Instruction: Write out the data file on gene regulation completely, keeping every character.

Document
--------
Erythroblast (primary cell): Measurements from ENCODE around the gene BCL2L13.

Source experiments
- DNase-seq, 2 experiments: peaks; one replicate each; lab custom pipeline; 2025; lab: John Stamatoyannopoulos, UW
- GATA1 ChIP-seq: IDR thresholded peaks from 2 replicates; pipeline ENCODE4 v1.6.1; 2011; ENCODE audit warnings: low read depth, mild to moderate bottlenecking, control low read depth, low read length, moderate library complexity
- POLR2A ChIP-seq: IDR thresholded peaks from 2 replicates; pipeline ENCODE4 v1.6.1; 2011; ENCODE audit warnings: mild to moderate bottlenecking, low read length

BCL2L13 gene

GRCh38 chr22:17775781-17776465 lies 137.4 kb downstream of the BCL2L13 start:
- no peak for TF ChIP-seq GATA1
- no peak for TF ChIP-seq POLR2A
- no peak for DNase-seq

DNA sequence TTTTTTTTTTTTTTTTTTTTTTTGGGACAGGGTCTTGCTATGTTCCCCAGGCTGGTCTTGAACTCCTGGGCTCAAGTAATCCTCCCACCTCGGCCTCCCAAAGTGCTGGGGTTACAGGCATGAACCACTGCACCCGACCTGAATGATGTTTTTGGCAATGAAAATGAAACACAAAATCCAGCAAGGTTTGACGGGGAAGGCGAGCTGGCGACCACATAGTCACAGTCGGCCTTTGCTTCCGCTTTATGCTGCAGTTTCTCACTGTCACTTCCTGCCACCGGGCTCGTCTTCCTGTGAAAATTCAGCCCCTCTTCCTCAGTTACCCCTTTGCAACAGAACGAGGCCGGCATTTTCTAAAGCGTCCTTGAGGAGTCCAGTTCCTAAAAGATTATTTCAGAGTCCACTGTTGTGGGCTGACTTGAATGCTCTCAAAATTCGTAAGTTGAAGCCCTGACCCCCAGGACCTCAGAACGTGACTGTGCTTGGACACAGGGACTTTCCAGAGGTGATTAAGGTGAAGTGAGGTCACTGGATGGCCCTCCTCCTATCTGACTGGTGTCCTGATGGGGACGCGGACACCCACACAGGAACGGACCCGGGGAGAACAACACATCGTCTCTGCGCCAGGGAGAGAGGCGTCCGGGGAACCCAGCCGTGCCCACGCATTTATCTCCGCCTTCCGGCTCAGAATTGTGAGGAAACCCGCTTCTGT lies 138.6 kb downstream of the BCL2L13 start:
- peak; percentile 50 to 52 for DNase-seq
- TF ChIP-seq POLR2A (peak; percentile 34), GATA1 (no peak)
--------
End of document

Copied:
Erythroblast (primary cell): Measurements from ENCODE around the gene BCL2L13.

Source experiments
- DNase-seq, 2 experiments: peaks; one replicate each; lab custom pipeline; 2025; lab: John Stamatoyannopoulos, UW
- GATA1 ChIP-seq: IDR thresholded peaks from 2 replicates; pipeline ENCODE4 v1.6.1; 2011; ENCODE audit warnings: low read depth, mild to moderate bottlenecking, control low read depth, low read length, moderate library complexity
- POLR2A ChIP-seq: IDR thresholded peaks from 2 replicates; pipeline ENCODE4 v1.6.1; 2011; ENCODE audit warnings: mild to moderate bottlenecking, low read length

BCL2L13 gene

GRCh38 chr22:17775781-17776465 lies 137.4 kb downstream of the BCL2L13 start:
- no peak for TF ChIP-seq GATA1
- no peak for TF ChIP-seq POLR2A
- no peak for DNase-seq

DNA sequence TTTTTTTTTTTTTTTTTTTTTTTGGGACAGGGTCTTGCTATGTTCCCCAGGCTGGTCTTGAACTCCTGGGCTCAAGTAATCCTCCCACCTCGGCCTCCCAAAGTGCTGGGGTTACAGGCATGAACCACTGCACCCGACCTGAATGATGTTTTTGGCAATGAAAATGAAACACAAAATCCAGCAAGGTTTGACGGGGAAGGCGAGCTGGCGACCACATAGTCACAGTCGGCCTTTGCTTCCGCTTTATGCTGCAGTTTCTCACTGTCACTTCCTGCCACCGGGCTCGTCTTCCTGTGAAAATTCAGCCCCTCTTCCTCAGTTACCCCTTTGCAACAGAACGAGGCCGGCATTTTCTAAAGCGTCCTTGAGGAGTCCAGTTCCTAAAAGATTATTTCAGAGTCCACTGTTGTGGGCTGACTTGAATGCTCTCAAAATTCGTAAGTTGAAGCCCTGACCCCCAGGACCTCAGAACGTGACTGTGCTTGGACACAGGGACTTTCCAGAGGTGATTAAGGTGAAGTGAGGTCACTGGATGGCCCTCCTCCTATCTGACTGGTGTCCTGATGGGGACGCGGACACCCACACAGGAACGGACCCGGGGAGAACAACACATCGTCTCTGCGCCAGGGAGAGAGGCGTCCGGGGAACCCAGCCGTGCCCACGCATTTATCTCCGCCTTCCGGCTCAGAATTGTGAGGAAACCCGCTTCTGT lies 138.6 kb downstream of the BCL2L13 start:
- peak; percentile 50 to 52 for DNase-seq
- TF ChIP-seq POLR2A (peak; percentile 34), GATA1 (no peak)